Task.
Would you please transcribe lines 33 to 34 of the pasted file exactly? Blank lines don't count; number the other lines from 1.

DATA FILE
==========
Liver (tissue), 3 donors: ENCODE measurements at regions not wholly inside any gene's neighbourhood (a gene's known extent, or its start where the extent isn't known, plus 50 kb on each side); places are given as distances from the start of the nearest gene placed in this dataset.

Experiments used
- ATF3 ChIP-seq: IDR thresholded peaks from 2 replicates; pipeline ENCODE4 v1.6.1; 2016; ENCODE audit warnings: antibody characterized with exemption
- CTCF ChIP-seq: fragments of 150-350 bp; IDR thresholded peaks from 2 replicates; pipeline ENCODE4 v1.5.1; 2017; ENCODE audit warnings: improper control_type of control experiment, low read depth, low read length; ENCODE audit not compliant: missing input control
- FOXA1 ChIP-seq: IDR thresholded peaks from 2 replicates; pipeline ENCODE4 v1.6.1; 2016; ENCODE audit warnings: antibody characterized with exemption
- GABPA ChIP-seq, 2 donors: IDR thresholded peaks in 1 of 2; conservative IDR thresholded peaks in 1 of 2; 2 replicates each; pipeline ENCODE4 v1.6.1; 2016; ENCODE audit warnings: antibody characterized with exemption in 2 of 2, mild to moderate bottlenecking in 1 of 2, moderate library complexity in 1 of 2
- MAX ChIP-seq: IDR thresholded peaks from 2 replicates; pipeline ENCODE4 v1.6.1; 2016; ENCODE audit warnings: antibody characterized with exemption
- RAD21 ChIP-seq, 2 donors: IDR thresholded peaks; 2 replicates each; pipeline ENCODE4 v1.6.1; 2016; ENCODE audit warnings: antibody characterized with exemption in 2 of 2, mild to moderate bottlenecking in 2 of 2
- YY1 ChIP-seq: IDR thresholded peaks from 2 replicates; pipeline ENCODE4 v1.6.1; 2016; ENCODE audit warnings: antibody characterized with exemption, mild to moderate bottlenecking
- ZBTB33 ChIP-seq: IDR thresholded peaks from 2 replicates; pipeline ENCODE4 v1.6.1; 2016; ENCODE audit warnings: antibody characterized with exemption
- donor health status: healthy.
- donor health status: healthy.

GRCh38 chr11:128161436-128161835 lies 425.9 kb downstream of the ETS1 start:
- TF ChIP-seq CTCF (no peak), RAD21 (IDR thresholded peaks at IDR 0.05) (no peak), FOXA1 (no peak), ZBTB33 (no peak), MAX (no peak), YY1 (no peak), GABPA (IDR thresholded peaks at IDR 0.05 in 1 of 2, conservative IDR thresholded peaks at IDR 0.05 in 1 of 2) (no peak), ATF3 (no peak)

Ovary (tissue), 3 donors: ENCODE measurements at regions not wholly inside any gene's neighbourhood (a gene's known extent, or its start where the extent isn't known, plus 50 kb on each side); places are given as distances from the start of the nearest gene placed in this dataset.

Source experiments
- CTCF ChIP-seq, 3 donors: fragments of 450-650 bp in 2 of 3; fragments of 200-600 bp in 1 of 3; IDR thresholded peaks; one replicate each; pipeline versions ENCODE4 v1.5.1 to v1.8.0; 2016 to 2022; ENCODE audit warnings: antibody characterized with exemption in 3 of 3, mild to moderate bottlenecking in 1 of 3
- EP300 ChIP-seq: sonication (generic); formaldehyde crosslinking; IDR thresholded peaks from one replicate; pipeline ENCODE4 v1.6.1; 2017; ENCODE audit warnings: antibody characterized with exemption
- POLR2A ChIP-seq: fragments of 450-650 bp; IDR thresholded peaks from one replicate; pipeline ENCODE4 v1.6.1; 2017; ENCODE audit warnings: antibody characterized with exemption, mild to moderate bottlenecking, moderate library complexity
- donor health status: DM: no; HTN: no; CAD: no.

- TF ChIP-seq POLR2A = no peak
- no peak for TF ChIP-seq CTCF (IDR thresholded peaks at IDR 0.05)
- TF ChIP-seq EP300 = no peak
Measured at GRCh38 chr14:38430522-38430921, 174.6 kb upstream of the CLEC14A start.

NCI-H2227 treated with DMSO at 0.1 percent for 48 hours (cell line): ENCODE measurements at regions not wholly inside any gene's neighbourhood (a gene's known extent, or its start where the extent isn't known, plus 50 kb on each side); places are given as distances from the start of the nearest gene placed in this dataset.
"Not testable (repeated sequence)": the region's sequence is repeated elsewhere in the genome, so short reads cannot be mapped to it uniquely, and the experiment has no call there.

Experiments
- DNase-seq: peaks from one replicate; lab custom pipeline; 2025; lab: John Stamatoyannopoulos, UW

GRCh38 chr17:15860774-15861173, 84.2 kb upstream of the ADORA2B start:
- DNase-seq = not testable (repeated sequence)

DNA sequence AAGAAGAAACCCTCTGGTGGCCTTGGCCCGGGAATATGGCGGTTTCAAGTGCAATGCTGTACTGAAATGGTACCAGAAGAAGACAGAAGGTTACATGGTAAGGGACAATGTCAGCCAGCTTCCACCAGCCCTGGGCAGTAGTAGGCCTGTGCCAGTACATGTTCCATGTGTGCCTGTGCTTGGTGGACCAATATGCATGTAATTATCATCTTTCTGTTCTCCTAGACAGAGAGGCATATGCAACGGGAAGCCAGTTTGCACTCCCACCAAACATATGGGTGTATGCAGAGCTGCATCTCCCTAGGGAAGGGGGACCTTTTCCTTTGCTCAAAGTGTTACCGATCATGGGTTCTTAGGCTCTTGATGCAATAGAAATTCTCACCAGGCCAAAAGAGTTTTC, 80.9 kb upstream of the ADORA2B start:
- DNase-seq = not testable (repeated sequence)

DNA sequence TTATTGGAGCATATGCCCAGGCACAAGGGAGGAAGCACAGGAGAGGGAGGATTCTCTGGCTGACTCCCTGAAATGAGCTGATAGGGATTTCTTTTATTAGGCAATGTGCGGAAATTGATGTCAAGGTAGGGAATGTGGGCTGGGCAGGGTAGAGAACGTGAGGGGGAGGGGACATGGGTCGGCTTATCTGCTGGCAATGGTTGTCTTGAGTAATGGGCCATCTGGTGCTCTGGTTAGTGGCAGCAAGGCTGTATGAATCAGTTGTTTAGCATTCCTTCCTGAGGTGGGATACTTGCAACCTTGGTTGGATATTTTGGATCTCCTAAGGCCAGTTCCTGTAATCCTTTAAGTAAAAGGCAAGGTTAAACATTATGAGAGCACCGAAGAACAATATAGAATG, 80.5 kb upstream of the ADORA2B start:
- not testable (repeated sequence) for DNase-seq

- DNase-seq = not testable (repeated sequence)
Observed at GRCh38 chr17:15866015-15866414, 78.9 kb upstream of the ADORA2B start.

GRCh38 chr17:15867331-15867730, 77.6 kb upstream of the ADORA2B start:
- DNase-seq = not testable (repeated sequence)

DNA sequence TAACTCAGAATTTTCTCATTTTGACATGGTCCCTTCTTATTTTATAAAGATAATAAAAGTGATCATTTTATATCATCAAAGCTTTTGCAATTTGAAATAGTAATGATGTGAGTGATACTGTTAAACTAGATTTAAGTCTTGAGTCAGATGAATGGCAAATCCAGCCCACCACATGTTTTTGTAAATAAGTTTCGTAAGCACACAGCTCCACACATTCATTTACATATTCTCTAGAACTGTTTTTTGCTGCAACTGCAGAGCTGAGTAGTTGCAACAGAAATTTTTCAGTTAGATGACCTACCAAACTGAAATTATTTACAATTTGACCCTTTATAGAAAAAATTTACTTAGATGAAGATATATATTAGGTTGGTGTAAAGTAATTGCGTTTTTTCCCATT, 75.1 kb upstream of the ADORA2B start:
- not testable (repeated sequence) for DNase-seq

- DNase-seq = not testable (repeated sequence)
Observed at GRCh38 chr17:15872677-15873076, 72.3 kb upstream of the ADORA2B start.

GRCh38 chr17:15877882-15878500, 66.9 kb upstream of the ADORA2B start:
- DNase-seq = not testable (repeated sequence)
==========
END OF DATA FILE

DNA sequence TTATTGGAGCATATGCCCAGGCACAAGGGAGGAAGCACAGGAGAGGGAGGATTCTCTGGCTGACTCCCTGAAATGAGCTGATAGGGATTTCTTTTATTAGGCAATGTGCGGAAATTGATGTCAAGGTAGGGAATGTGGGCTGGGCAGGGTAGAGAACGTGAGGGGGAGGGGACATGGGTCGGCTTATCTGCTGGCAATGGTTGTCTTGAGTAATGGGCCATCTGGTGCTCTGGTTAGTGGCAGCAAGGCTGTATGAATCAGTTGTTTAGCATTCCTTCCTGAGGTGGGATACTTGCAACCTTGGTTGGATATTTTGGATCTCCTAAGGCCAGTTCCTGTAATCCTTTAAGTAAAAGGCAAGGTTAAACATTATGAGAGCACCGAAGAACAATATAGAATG, 80.5 kb upstream of the ADORA2B start:
- not testable (repeated sequence) for DNase-seq